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Jaggery, a plethora of nutrients!

Jaggery, a plethora of nutrients!
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Jaggery, A Plethora Of Nutrients! Jaggery is a traditional product from sugarcane, which was first used in 1631 and which is made in a natural way.

Jaggery’s nutritional benefits are mainly in the minerals. It is extremely high in potassium, which lowers your blood pressure and it also reduces the risk of forming gall stones

Jaggery is a traditional product from sugarcane, which was first used in 1631 and which is made in a natural way. According to Ayurveda, jaggery is as a healthy sweetener and is useful in combating various health related problems. It can vary from golden brown to dark brown in colour.

Maharashtra is the largest in India in production as well as consumption of jaggery. Most of the dishes, curries and dal contains it. It is specially used during Makar Sankranti for making til gud by Maharashtrian, tal na laddoo and tal sankal, gol-dhana by the gujarathis and gur ke chawal is a traditional Rajasthani dish. In Gujarat laddoos are usually made from wheat flour and jaggery.

A well known Maharashtrian sweet dish is puran poli which also contains jaggery as a sweetener in it. Water and a piece of jaggery is given to the guest arrived at home after coming from work in the rural parts of Maharashtra and Karnataka. Instead of a spoonful of sugar in your tea, simply add a spoonful of jaggery powder. This is an excellent, nutritious replacement which even adds a yummy flavour to your tea.

Jaggery contains a plethora of nutrients! Its nutritional benefits are mainly in the minerals. It is extremely high in potassium, which lowers your blood pressure and it also reduces the risk of forming gall stones. Jaggery is rich in calcium too, which is great for the bones and children’s growth.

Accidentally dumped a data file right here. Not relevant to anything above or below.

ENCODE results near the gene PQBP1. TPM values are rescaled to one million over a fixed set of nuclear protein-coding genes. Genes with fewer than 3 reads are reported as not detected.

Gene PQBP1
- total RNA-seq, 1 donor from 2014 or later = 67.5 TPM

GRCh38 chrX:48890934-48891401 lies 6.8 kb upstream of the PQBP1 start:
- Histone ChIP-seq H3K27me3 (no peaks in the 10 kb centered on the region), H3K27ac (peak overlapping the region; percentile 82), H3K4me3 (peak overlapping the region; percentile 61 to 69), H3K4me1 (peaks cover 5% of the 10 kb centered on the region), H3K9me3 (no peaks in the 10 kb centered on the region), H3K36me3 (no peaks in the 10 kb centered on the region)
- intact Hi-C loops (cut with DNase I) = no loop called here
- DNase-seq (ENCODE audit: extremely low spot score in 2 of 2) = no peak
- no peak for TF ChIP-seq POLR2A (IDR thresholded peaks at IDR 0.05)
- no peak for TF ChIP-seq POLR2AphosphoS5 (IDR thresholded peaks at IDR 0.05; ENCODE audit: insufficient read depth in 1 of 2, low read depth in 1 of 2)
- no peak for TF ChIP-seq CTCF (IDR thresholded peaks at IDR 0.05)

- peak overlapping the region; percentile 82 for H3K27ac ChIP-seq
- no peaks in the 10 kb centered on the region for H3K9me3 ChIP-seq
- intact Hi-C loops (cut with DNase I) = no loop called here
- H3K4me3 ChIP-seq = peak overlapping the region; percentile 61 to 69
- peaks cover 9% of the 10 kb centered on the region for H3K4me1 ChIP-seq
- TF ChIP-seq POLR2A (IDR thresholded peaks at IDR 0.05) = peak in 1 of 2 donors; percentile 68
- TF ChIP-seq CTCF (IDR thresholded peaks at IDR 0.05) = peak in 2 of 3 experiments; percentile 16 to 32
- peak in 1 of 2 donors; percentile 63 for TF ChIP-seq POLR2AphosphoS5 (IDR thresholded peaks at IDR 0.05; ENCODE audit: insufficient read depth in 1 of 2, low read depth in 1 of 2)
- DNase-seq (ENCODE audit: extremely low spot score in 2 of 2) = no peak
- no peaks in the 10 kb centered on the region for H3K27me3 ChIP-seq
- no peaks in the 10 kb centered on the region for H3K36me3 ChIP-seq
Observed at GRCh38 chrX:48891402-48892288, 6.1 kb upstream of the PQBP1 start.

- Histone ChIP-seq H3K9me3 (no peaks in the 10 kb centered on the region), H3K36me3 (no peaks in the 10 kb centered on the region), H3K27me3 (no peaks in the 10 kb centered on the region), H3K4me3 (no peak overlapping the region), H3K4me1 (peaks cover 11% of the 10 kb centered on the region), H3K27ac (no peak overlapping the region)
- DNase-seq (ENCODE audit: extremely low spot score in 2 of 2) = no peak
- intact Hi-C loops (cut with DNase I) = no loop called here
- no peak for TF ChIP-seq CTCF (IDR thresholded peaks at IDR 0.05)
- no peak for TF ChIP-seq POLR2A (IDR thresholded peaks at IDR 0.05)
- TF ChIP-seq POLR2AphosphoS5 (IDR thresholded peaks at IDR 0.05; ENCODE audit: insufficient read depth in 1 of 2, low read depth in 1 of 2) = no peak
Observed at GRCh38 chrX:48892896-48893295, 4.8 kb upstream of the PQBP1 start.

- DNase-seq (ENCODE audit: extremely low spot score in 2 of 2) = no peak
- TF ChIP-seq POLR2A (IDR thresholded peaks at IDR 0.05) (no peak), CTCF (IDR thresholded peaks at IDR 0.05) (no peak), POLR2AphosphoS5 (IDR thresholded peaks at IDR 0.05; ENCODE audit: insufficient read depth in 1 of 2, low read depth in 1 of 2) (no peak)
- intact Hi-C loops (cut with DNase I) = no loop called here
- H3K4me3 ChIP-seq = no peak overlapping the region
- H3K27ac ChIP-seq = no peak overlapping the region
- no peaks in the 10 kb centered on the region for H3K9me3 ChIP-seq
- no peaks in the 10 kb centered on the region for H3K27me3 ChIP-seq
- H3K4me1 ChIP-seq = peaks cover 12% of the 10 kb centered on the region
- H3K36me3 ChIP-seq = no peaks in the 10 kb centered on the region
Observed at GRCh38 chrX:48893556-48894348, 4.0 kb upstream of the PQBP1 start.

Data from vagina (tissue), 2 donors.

It is widely touted as a source of iron. Jaggery does, indeed, contain iron but not as much as it does calcium or potassium. Nonetheless, it is a better bet than white sugar for those battling anemia. Te magnesium content is also good for the mood and one’s sleep cycle.

All over India, jaggery has religious significance to Hindus. Many festivals involve the offering to deities during their worship. It is eaten raw in before doing any kind of good work, some important meeting, or after some good news. It is also consumed with the green tea. It is also referred as Burmese chocolate.

Jaggery is mixed with peanuts, condensed milk, coconut and white sugar. Jaggery is usually made of sugarcane as well as date palm tree. The coconut palm is also tapped for producing jaggery in west Bengal, South India, Bangladesh, Pakistan and Sri Lanka.

The kithul (caryota urens) trees which are widely used for jaggery production in Sri Lanka. It is known as gur in India and as panela in Mexico and South America. It is also known as gud mandi which is used as an ingredient in both sweets and savor dish in India, Pakistan and Sri Lanka. Jaggery is used in almost all Indian staple foods.

(The writer is a Mumbai-based nutritionist, obesity and health consultant)


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